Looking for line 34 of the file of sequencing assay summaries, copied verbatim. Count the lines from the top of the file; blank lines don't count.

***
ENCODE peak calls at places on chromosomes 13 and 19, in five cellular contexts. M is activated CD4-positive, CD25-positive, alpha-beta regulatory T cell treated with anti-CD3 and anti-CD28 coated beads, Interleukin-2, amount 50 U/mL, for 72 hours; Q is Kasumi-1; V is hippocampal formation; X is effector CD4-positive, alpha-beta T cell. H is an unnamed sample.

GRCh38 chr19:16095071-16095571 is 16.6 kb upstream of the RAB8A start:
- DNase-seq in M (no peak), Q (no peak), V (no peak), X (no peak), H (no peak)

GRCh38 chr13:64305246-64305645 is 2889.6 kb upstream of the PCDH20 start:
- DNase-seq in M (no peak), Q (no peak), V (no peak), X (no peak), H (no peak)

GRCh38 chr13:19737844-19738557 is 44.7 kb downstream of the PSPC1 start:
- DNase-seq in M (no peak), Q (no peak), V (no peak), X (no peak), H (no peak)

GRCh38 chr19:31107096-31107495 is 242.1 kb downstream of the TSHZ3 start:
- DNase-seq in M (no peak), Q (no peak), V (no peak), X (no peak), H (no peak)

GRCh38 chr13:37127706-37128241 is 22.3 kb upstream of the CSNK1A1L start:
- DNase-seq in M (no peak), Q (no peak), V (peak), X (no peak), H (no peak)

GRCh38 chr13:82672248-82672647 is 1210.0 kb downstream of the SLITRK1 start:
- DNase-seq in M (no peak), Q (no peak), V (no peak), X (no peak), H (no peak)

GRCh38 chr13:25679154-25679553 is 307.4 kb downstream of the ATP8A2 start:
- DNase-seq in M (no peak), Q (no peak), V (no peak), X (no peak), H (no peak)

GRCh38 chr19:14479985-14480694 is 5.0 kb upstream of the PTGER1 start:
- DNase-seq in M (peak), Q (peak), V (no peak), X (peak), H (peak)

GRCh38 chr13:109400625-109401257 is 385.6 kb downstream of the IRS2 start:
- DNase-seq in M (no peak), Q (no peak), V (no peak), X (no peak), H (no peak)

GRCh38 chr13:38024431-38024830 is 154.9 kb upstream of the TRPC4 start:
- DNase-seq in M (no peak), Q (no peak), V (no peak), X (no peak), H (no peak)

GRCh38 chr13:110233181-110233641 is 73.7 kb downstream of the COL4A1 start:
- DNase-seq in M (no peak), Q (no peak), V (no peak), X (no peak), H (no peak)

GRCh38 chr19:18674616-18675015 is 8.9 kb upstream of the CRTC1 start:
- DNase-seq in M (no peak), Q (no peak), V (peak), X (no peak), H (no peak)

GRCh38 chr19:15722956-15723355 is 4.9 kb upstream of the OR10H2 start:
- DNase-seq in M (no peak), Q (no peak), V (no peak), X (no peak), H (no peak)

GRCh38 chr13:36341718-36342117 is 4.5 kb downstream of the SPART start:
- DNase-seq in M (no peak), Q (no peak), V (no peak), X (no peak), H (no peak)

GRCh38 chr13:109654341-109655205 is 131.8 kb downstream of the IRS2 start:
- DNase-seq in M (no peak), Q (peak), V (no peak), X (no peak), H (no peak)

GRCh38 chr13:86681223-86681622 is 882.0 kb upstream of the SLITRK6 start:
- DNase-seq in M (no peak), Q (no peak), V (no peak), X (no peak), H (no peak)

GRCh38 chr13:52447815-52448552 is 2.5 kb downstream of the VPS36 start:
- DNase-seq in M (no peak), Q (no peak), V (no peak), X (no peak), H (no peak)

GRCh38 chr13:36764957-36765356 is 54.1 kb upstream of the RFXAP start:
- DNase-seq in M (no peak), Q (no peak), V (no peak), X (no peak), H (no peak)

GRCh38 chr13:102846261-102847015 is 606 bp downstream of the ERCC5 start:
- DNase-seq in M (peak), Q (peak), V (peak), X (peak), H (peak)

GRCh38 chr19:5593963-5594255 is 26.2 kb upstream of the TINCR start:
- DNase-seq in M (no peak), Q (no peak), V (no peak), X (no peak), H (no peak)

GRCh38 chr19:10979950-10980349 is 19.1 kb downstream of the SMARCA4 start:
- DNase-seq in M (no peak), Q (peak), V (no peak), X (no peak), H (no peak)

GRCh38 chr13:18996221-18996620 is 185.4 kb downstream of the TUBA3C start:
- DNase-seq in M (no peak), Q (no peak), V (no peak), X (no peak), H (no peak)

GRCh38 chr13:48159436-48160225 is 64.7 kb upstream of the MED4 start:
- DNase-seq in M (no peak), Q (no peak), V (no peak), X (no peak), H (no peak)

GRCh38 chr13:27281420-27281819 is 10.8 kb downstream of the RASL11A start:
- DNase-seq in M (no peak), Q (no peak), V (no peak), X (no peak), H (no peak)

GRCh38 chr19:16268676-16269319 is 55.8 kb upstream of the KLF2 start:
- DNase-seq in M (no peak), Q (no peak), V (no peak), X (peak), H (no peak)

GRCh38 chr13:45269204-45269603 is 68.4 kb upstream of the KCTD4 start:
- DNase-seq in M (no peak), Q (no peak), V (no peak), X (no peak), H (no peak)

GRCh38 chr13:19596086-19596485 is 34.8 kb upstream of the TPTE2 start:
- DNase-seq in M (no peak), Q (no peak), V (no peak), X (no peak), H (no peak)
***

GRCh38 chr13:52447815-52448552 is 2.5 kb downstream of the VPS36 start: